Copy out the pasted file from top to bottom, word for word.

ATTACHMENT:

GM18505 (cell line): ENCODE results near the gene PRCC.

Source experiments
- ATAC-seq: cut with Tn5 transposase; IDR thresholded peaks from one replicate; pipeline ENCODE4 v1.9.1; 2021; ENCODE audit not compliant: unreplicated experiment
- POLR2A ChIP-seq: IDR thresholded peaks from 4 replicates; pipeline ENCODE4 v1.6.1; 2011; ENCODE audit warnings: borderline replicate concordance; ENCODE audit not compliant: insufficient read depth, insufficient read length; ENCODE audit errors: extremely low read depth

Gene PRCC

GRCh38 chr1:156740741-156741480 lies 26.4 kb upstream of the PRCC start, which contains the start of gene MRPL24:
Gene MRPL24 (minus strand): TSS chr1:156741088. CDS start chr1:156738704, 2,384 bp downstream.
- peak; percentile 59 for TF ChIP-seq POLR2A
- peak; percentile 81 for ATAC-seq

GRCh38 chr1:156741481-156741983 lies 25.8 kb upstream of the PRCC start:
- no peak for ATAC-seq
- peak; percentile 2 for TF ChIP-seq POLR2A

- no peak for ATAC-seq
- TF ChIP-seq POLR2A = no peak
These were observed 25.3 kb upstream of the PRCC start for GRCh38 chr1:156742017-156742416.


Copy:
GM18505 (cell line): ENCODE results near the gene PRCC.

Source experiments
- ATAC-seq: cut with Tn5 transposase; IDR thresholded peaks from one replicate; pipeline ENCODE4 v1.9.1; 2021; ENCODE audit not compliant: unreplicated experiment
- POLR2A ChIP-seq: IDR thresholded peaks from 4 replicates; pipeline ENCODE4 v1.6.1; 2011; ENCODE audit warnings: borderline replicate concordance; ENCODE audit not compliant: insufficient read depth, insufficient read length; ENCODE audit errors: extremely low read depth

Gene PRCC

GRCh38 chr1:156740741-156741480 lies 26.4 kb upstream of the PRCC start, which contains the start of gene MRPL24:
Gene MRPL24 (minus strand): TSS chr1:156741088. CDS start chr1:156738704, 2,384 bp downstream.
- peak; percentile 59 for TF ChIP-seq POLR2A
- peak; percentile 81 for ATAC-seq

GRCh38 chr1:156741481-156741983 lies 25.8 kb upstream of the PRCC start:
- no peak for ATAC-seq
- peak; percentile 2 for TF ChIP-seq POLR2A

- no peak for ATAC-seq
- TF ChIP-seq POLR2A = no peak
These were observed 25.3 kb upstream of the PRCC start for GRCh38 chr1:156742017-156742416.